Michael Kruger wrote a blog post about Jesus as God in the Gospel of Mark. His argument is that, in the Scriptural citations towards the beginning of the Gospel (which the author of Mark, or the Greek text he draws upon, actually rewords), texts which in Isaiah and Malachi refer to the preparation of the coming of God are applied to John the Baptist preparing the way for Jesus. Thus, Jesus is God.
When I was a conservative Evangelical, I confess that I too made similar arguments, and never noticed how odd they are. Mark apparently believes that Jesus was God come in the flesh, and yet he expresses this not by saying it directly and expressing explicitly what a marvelous and astonishing thing this is, but by making it implicit in a few word changes in his quotations from the Jewish Scriptures.
Which seems more likely? That for the author of the Gospel, Jesus embodied the coming of God – but was not to be identified as God? Or that the author of the Gospel actually redefined what it meant to be a monotheist, a rather major development, and then decided to make the pointers to that meaning so subtle that it is not at all obvious the text is saying that?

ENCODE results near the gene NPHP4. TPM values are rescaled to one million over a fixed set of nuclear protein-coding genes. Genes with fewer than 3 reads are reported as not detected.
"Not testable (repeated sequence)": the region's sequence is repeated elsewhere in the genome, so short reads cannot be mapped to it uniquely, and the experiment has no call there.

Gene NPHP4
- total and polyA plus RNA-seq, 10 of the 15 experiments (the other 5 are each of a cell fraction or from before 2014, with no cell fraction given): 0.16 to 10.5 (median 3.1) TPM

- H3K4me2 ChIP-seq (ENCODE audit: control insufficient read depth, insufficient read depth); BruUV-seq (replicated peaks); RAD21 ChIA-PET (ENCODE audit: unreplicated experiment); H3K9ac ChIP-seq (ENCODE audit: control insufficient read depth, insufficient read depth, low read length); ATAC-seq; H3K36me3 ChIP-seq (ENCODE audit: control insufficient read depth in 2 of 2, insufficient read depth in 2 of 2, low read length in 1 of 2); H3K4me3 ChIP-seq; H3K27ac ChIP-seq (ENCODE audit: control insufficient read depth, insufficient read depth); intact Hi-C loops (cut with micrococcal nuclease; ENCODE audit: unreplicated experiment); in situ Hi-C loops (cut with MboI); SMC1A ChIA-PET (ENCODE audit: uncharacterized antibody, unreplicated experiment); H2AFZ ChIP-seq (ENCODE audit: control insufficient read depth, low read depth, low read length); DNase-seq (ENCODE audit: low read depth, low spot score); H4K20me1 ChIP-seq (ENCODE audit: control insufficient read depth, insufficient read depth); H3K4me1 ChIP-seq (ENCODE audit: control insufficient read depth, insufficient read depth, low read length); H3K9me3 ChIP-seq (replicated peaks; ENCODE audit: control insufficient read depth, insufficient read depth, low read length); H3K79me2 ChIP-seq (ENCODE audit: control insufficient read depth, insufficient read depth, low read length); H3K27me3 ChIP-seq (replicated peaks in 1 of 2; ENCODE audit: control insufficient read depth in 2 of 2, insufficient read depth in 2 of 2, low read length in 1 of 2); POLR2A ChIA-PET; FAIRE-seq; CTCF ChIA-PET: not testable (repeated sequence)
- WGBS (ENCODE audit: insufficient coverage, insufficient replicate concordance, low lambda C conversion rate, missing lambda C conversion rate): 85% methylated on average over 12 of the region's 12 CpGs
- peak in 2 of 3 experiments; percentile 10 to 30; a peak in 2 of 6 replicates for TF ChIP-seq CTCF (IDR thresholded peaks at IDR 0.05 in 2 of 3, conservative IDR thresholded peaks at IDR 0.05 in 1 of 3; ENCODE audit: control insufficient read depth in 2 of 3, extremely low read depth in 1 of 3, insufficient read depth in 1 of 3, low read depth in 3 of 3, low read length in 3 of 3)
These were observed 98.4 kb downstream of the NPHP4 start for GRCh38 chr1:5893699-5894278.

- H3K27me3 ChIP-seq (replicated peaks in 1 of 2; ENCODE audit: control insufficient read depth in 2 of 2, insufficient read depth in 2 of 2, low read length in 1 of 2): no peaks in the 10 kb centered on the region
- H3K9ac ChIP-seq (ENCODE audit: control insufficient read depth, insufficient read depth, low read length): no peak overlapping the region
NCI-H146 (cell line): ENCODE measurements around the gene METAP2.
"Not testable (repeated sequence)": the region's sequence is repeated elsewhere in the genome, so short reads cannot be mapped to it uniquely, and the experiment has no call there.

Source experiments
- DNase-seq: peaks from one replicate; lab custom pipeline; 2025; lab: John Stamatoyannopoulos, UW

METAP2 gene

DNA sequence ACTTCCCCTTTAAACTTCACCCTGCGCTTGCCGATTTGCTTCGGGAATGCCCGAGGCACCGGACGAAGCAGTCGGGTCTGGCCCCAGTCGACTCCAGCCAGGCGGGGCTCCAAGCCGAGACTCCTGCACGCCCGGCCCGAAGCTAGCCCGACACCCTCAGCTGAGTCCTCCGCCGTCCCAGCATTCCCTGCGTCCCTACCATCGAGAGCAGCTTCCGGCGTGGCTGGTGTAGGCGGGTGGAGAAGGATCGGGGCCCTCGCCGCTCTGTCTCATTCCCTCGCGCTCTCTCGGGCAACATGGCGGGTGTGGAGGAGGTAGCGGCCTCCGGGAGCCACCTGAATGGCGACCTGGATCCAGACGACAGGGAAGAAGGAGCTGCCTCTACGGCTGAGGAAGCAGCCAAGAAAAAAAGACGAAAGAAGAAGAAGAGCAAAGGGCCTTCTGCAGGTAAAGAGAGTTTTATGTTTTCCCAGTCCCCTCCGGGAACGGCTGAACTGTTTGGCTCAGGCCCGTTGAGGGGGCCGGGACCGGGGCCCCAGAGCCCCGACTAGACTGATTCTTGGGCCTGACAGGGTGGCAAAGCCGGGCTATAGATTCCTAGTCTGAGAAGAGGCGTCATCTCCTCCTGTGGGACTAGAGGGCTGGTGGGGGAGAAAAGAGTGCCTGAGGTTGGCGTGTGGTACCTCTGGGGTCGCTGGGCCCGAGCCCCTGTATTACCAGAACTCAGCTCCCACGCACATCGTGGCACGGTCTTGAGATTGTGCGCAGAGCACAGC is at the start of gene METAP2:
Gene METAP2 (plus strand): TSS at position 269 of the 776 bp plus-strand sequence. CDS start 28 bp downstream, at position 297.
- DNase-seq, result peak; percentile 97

It has also been suggested that the “one who is to come” about whom John the Baptist spoke was indeed God, and thus early Christians tweaked the wording of some of his preferred texts, not to identify Jesus as God, but to have Jesus be the one predicted by John the Baptist, who in turn proclaimed not himself but the coming of the kingdom of God.
What do blog readers think about this? I am working on a conference paper at the moment, precisely on the subject of how echoes of monotheistic Scriptures are used in the New Testament in relation to Jesus, although focused on Philippians 2:6-11 rather than the Gospel of Mark.